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The contents of this report reflect the views of the author(s), who is responsible for the facts and the accuracy of the data presented herein. The contents do not necessarily reflect the official views or policies of the Virginia Department of Transportation, the Commonwealth Transportation Board, or the Federal Highway Administration. This report does not constitute a standard, specification, or regulation. Any inclusion of manufacturer names, trade names, or trademarks is for identification purposes only and is not to be considered an endorsement.


Multimodal Statewide Transportation Planning: A Survey of State Practices
John S. Miller
John S. Miller
Year: 2005
VTRC No.: 06-R13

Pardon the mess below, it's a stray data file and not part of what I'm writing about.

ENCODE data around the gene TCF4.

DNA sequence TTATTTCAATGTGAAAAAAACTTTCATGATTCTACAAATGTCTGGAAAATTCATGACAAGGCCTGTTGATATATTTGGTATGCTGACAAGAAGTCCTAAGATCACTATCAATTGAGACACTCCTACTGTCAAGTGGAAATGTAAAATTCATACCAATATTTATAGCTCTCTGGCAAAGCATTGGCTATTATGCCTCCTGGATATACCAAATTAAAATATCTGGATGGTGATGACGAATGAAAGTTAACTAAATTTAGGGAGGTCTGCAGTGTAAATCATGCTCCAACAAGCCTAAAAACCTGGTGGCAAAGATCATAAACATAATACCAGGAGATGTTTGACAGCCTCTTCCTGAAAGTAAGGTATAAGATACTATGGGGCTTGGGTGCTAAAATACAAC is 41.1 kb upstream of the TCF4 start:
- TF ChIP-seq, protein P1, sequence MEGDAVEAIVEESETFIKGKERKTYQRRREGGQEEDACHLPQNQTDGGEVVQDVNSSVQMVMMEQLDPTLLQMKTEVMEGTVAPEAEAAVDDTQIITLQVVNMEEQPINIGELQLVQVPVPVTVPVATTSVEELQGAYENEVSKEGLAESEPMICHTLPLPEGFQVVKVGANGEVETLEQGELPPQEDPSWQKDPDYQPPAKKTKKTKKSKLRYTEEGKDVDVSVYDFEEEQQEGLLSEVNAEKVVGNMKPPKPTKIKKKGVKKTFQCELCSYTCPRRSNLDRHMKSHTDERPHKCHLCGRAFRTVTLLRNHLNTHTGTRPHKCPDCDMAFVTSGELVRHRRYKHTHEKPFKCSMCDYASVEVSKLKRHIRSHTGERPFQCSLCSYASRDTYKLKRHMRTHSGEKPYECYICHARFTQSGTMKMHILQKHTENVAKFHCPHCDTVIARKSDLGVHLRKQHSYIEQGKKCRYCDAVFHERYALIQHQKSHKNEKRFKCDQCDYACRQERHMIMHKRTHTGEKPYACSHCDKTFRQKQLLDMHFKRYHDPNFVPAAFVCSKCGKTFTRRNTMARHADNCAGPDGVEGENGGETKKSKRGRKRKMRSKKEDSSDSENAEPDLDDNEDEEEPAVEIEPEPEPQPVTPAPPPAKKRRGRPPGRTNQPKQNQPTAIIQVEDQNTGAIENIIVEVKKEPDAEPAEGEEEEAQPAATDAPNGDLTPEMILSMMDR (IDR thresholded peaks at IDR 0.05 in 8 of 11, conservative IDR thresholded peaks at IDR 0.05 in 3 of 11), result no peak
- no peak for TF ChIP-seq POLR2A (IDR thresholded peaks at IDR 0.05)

Abstract: Within the structure of state government, some amount of transportation planning is usually performed within separate modal administrations, which may include aviation, bus, highway, ports, and rail, as well as separate toll agencies. Some states coordinate these planning efforts through a single office responsible for statewide multimodal planning; other states work to achieve such coordination without a centralized unit (described herein as the decentralized approach). To determine if there is value to centralizing statewide multimodal planning efforts within a single office, representatives from 50 states were surveyed regarding the utility of centralized versus decentralized multimodal statewide planning. Responses, in the form of written questionnaires and/or telephone interviews, were obtained from 41 states. Advantages of centralization included consistency of modal plans, better modal coordination (including detection of modal conflicts earlier in the process), an ability to examine the entire transportation system holistically, collective attention brought to smaller modes that otherwise might be overlooked, economies of scale for service delivery and employee development, and a greater likelihood that long-range planning will be performed instead of being eliminated by more immediate tasks (which might occur if such planning were located in an operational division). Advantages of decentralization included greater ease of obtaining modal support for the long-range plan since the planners and implementers are in the same functional unit, greater ease of tapping modal-specific expertise, an ability to focus on the most critical mode if one such mode is predominant, and organizational alignment with mode-specific state and federal funding requirements. Equally important were respondents' explanations of how the question of a centralized versus a decentralized approach may be overshadowed by external factors. These included constraints on how various transportation funds may be spent; the fact that having persons in the same office does not guarantee multimodal coordination; the recommendation that some efforts should be centralized and some should be decentralized; the increasing importance of MPOs, districts, and public involvement in planning efforts; and the suggestion that even after a solid analysis of alternatives, there may be cases where the recommendation is the same as what it would have been under traditional planning. In some instances, the use of performance measures may change the recommended approach. Finally, a subset of the free responses indicated that centralized multimodal planning can be beneficial but only if four constraints are met: modal staff work collaboratively, the centralized unit has funding or other authority, necessary modal-specific planning is not eliminated, and there is a clear linkage between the centralized unit and the agencies that perform modal-specific planning such that the latter can implement the recommendations of the former.